New Research From Clinical Psychological Science

Processes of Change in Trauma-Focused Cognitive Behavioral Therapy for Youths: An Approach Informed by Emotional Processing Theory
Elizabeth Alpert, Adele M. Hayes, Carly Yasinski, Charles Webb, and Esther Deblinger

Activating and changing pathological and adaptive responses to trauma across multiple domains—cognitive, emotional, behavioral, and physiological—appears to improve the symptoms of posttraumatic stress disorder (PTSD). Alpert and colleagues examined processes of change in trauma-focused cognitive behavioral therapy (TF-CBT), using emotional-processing theory as a framework to highlight changes in adaptive and pathological trauma responses in diverse domains. They found that an increase and then decrease of negative responses, as well as increases in positive responses, across all domains, predicted improvements in PTSD symptoms.

Associations Between Common Forms of Psychopathology and Fecundity: Evidence From a Prospective, Longitudinal Twin Study
Sylia Wilson, Irene J. Elkins, Stephen M. Malone, William G. Iacono, and Matt McGue

Wilson and colleagues examined the associations between forms of psychopathology and fecundity in a sample of twins assessed from adolescence into adulthood. Twins with major depressive disorder, anxiety disorders, or alcohol use disorders were less likely to have children and more likely to have fewer children. In twin pairs, twins with anxiety or alcohol use disorders were less likely to have children than their unaffected twins, but the unaffected twins were more likely to have children than twins from unaffected pairs. These findings are inconsistent with the hypothesis that increased fecundity in unaffected relatives may account for the persistence of psychopathology.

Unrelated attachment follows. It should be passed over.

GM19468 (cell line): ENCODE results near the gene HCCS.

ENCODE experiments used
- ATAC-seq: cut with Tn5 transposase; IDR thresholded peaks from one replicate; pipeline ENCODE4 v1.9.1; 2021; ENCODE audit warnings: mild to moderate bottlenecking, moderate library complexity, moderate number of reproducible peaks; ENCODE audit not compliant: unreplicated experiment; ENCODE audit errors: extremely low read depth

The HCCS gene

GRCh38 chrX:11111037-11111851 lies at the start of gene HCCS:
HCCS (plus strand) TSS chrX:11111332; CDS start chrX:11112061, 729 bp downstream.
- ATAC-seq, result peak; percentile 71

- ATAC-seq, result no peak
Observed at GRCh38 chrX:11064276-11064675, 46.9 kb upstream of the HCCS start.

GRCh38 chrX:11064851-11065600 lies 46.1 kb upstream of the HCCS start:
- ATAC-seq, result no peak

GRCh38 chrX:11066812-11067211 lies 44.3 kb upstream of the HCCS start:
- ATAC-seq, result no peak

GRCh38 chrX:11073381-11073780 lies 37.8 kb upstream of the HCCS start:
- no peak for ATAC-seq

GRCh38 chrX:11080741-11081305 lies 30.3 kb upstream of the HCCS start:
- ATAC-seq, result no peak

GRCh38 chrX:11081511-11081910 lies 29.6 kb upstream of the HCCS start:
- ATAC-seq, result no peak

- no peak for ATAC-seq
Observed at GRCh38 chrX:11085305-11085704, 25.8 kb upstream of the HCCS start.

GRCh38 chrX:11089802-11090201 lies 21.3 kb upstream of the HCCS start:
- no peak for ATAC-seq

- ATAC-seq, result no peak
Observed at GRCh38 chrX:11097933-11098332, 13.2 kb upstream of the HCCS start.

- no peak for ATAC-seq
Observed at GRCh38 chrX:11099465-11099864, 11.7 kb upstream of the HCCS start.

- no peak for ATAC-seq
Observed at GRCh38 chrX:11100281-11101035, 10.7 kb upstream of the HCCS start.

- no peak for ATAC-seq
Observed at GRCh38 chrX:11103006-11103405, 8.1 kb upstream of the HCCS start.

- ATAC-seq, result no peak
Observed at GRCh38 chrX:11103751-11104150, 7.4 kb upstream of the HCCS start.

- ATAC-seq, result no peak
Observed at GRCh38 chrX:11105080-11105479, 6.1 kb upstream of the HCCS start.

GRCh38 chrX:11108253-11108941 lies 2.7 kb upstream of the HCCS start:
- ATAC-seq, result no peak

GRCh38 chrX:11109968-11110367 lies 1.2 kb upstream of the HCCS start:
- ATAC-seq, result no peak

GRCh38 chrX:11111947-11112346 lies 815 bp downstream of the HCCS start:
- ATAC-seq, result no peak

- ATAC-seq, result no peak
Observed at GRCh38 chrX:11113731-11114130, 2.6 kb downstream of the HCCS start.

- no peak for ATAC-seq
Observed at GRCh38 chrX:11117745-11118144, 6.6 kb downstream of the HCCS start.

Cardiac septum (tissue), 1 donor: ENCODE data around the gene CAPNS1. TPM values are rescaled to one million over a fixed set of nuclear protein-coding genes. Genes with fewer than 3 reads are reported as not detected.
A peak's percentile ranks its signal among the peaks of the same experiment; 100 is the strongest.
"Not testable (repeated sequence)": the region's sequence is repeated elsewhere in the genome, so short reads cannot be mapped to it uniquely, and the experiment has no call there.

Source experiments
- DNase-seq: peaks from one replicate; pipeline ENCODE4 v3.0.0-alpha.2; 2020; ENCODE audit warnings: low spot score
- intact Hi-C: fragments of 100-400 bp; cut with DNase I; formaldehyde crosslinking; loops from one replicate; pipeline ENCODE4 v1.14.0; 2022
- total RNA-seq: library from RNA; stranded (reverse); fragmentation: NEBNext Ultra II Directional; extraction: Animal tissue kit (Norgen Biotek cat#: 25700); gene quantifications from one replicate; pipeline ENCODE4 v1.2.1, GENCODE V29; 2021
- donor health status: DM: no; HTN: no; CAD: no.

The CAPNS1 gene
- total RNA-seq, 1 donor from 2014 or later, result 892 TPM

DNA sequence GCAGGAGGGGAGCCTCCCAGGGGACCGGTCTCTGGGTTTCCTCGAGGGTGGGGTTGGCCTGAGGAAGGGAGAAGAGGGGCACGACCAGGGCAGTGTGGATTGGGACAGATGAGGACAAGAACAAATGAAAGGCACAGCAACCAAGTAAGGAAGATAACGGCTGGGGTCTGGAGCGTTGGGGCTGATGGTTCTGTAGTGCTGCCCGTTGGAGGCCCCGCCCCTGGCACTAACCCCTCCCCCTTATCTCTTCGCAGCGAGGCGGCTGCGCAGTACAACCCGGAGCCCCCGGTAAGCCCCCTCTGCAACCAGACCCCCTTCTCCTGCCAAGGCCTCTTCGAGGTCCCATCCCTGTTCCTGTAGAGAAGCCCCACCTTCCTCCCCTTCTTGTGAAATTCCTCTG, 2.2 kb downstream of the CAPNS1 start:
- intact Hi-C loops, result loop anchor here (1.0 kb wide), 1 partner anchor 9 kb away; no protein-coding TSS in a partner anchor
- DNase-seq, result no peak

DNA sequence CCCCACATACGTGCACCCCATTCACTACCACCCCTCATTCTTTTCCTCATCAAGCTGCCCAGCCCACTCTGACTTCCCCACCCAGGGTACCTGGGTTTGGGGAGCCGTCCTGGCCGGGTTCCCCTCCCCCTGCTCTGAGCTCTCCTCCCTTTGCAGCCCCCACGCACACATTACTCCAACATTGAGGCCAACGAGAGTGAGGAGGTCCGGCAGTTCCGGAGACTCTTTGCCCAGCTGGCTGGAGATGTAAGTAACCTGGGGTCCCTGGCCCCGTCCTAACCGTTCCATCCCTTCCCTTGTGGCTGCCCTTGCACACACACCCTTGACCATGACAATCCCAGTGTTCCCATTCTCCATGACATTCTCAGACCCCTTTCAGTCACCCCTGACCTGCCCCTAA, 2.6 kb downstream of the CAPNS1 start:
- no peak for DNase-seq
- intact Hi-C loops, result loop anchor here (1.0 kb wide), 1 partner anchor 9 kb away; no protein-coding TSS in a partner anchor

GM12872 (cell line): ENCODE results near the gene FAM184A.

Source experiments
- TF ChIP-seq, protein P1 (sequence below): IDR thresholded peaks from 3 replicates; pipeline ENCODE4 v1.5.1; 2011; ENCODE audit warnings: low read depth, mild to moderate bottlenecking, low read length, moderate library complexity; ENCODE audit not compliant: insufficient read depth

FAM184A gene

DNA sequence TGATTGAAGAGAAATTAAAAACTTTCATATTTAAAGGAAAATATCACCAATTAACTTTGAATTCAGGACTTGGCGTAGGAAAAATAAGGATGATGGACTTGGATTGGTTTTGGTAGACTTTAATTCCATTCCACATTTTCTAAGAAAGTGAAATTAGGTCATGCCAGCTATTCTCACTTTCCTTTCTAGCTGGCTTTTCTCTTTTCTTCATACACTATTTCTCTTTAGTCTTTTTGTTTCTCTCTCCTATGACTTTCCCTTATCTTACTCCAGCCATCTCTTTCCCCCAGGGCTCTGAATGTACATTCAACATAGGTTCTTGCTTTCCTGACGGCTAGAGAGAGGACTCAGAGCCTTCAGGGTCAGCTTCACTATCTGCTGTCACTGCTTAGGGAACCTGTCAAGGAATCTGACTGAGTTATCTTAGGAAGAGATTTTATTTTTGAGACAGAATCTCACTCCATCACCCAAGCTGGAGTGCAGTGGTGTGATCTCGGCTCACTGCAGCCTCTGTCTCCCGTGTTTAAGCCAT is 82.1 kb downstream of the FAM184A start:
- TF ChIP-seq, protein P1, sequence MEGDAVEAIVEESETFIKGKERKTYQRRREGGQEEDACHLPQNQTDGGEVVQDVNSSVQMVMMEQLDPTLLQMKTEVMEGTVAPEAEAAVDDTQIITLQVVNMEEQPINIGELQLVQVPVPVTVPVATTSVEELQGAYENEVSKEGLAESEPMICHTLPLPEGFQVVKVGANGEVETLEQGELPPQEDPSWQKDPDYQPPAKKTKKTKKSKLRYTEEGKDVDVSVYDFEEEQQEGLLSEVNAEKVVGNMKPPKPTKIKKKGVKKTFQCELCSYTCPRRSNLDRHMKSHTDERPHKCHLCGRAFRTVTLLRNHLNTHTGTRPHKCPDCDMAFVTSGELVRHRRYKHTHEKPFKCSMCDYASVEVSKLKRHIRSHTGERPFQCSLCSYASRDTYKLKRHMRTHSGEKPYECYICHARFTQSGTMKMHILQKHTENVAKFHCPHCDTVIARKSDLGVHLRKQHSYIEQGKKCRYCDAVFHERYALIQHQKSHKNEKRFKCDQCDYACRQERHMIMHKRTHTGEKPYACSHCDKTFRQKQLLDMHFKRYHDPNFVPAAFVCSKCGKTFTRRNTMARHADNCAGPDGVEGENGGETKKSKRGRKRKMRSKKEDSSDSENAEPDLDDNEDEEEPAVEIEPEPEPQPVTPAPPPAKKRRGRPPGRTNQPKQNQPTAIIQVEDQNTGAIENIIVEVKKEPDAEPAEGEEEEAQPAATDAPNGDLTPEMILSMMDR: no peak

The General Factor of Psychopathology in the Adolescent Brain Cognitive Development (ABCD) Study: A Comparison of Alternative Modeling Approaches
D. Angus Clark et al.

The practical implications of modeling the general factor of psychopathology (GFP) using different approaches appear to be modest. Clark and colleagues studied the development of GFP in a sample from the Adolescent Brain Cognitive Development Study (ages 9–10 years old). The researchers modeled GFP using different choices (i.e., items vs. scales; a priori dimensions vs. data-driven dimensions; bifactor, higher-order, or single-factor models) and found that the GFP children ranking did not vary much and the GFP relationship with variables was similar across models.

Disrupted Salience and Cingulo-Opercular Network Connectivity During Impaired Rapid Instructed Task Learning in Schizophrenia
Julia M. Sheffield, Holger Mohr, Hannes Ruge, and Deanna M. Barch

Rapid instructed task learning (RITL)—the ability to transform task information into goal-directed behavior without relying on trial-and-error learning—is impaired in patients with schizophrenia. This research indicates that brain connectivity between the cingulo-opercular network (CON) and salience network (SAN) contributes to this impairment in patients with schizophrenia. These findings suggest that impaired interaction between identifying salient stimuli and maintaining goals contributes to RITL impairments in schizophrenia. Altered CON–SAN connectivity might be considered a vulnerability for poor skills learning in the daily life of individuals with schizophrenia.